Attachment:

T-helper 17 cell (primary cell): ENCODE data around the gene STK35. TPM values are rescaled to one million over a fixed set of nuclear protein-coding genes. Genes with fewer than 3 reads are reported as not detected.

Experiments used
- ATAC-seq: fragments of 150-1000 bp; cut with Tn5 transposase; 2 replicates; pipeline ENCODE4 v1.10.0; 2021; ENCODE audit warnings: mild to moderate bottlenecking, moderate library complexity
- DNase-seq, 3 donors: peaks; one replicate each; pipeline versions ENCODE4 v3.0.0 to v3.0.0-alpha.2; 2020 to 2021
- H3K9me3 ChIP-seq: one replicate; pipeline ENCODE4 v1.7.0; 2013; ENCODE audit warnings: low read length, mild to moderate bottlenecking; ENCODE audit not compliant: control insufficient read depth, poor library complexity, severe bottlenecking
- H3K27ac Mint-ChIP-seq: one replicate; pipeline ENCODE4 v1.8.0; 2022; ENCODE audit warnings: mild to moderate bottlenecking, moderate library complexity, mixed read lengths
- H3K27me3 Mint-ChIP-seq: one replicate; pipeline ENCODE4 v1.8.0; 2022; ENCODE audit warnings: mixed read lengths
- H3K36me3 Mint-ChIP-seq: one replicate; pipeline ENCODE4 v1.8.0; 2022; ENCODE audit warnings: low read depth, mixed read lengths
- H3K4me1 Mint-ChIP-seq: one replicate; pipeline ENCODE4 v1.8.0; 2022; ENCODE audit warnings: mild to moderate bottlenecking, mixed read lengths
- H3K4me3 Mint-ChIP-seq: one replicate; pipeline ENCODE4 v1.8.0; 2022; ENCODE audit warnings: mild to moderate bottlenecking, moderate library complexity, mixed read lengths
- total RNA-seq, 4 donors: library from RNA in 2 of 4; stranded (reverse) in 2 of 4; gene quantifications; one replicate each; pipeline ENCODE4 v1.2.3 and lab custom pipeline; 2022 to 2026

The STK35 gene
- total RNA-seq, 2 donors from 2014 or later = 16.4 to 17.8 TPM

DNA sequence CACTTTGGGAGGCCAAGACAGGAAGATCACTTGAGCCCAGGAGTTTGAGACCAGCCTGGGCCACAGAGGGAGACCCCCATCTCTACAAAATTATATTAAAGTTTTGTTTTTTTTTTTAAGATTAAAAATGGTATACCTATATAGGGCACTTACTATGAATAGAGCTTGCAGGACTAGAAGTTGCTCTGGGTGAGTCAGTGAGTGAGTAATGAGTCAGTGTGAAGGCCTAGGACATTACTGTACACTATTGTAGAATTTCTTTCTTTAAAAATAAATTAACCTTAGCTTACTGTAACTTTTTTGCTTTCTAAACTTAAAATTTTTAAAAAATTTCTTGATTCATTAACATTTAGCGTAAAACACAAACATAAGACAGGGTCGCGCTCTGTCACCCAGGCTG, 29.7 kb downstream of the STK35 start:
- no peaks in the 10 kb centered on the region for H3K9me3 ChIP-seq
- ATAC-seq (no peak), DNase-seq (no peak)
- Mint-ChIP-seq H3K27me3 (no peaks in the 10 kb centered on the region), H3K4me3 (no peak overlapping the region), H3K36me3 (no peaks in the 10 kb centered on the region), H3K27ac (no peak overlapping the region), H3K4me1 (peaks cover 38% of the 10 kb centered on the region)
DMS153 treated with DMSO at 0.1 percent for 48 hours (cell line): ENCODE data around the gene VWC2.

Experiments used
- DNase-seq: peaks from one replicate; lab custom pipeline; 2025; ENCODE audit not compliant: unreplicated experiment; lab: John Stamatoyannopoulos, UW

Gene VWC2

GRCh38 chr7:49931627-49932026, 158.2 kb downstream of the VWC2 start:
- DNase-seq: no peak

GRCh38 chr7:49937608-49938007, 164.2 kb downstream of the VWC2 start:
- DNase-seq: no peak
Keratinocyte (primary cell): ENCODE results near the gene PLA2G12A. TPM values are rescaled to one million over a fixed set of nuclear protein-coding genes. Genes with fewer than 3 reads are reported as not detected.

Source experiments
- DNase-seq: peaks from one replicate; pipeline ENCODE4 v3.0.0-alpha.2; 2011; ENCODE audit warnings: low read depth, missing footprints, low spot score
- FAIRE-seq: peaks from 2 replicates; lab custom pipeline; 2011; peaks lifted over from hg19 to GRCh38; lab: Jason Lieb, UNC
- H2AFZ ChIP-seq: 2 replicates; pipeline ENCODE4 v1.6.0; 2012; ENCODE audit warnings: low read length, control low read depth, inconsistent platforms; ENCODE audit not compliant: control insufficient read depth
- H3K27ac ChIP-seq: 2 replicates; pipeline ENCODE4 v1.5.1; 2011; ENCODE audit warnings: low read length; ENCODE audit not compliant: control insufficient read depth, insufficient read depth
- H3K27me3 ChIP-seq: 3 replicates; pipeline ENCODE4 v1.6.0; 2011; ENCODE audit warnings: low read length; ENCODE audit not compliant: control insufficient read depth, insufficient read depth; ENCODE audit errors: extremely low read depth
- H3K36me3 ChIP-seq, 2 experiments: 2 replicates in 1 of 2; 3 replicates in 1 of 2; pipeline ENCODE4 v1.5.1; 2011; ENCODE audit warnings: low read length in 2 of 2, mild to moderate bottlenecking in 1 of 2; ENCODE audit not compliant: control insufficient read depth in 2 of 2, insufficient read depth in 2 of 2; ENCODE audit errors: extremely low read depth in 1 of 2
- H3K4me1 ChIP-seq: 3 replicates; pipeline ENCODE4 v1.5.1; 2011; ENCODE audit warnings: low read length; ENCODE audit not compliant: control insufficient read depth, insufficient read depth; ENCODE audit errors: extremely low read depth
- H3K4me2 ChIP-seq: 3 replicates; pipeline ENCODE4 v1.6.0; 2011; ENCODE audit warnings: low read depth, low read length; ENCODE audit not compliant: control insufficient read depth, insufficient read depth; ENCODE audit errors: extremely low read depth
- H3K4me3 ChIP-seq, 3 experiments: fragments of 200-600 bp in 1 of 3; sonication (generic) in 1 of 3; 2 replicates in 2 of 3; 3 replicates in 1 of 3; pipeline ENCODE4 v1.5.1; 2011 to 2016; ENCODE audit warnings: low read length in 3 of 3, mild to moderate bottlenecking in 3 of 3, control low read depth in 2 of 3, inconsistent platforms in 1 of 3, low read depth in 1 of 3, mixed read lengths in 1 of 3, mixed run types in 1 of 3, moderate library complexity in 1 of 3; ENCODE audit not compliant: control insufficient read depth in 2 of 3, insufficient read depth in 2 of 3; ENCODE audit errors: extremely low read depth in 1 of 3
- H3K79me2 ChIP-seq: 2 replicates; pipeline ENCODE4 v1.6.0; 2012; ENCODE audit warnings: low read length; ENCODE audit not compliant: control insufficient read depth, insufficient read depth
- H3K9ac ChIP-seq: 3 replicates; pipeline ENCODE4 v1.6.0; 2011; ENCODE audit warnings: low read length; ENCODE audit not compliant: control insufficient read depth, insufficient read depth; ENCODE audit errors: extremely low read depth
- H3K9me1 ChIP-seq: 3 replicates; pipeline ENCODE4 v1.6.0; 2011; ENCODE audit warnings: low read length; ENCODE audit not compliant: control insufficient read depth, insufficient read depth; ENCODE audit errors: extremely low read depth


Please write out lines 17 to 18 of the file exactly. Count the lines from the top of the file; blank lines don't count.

- Mint-ChIP-seq H3K27me3 (no peaks in the 10 kb centered on the region), H3K4me3 (no peak overlapping the region), H3K36me3 (no peaks in the 10 kb centered on the region), H3K27ac (no peak overlapping the region), H3K4me1 (peaks cover 38% of the 10 kb centered on the region)
DMS153 treated with DMSO at 0.1 percent for 48 hours (cell line): ENCODE data around the gene VWC2.